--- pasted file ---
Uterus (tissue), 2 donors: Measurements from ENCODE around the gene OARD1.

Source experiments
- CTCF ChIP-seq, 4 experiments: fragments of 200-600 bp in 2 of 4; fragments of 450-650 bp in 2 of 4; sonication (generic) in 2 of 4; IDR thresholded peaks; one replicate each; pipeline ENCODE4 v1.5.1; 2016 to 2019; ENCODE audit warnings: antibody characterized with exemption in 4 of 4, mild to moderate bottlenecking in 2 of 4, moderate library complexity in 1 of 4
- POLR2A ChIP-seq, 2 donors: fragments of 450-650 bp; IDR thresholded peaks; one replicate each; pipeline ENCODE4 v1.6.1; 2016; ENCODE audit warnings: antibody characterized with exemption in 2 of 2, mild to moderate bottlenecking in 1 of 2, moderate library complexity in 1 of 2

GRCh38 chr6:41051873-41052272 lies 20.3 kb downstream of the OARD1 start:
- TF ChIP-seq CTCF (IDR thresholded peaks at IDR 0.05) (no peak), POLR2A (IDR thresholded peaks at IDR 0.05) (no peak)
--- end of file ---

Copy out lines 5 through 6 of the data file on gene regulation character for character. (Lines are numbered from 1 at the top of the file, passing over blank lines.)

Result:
GRCh38 chr6:41051873-41052272 lies 20.3 kb downstream of the OARD1 start:
- TF ChIP-seq CTCF (IDR thresholded peaks at IDR 0.05) (no peak), POLR2A (IDR thresholded peaks at IDR 0.05) (no peak)